For the first time in six years, the USA will not have a seat on the UN Human Rights Council. That’s not by choice: the USA was term-limited from seeking another consecutive term with a vote on the council. Now, it will have to pursue its priorities, including defending Israel from what it considers unfair criticism, from the sidelines.
How exactly the USA will do so was the subject of a talk yesterday by the US Ambassador to the UN Human Rights Council Keith Harper to the American Jewish Committee’s Jacob Blaustein Institute for Human Rights.
Harper noted that the USA “will continue to [push for a] vote against all resolutions” against Israel that condemn them for violating the human rights of Palestinians. This is very much in line with the norm in U.S. politics and policies at UN bodies. Usual protocol in Geneva dictates that the USA is the one initiate a vote on the Israel resolutions, attempting to quash any threats as soon as possible. However, in the coming year the U.S. will not be able to call for or cast any votes. Instead, Harper noted that they will have to work with “close allies” and ask them to take on the same mission. But the key question is, what allies will be able to carry that water, particularly since the USA doesn’t have a formal vote to ‘exchange?’
Harper insisted that the “U.S. tries to work against one state being treated differently” and that is why they push on the resolutions relating to Israel. The issue is not that the USA is uncomfortable singling out countries and holding them accountable for their gross violations, but that they have taken the long-held American political view that Israel is singled out more often than others, making the process unfair to them.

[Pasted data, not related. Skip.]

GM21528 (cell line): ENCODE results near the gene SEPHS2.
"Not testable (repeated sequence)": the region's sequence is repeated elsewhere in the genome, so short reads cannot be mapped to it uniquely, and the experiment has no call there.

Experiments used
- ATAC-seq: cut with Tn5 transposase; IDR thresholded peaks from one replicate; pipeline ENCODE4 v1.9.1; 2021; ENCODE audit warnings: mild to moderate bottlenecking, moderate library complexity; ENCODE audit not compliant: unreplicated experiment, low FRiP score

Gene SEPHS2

Harper did say that the American focus as a non-voting state will be to expand the number of countries the Council evaluates. Explaining that “at least if there’s a hyper focus [on Israel], look at all human rights abusers as well.”
Going forward Harper said the USA will have a “continuous battle” on Israel, but will work with allies to also advocate for technical reviews and Commissions of Inquiry through the UN’s Office of the High Commissioner of Human Rights (OHCHR). These inquires in which experts are sent into countries to investigate possible violations are one of the most valuable tools of the Council. (Though, he does not deny that in some cases, the very countries needing to be investigated are actually members of the Council itself.)
What remains to be seen is what kind of results the USA can influence without their voting power.
It is true also that other countries that do not have a vote are perhaps equally influential. Harper cited Egypt as particularly impactful in swaying votes, even though it does not have a formal vote. Has the Obama administration been able to build allies and enough good that the American’s non-voting presence will still have the same kind of power as it used to?
Harper suggested as much.
On certain resolutions that Harper hinted that may be coming in the near future, such as furthering protections for LGBTI persons and the economy-related questions of the ‘right to development,’ U.S. priorities are likely to be reflected in the votes of its allies in Europe and Latin America. Still, on the question of whether Israel can count on some measure of protection now that the U.S. is not officially a voting member, we probably won’t know until the Council takes up the issue next. But based on Harper’s remarks to the American Jewish Committee, we do know that the USA will certainly try.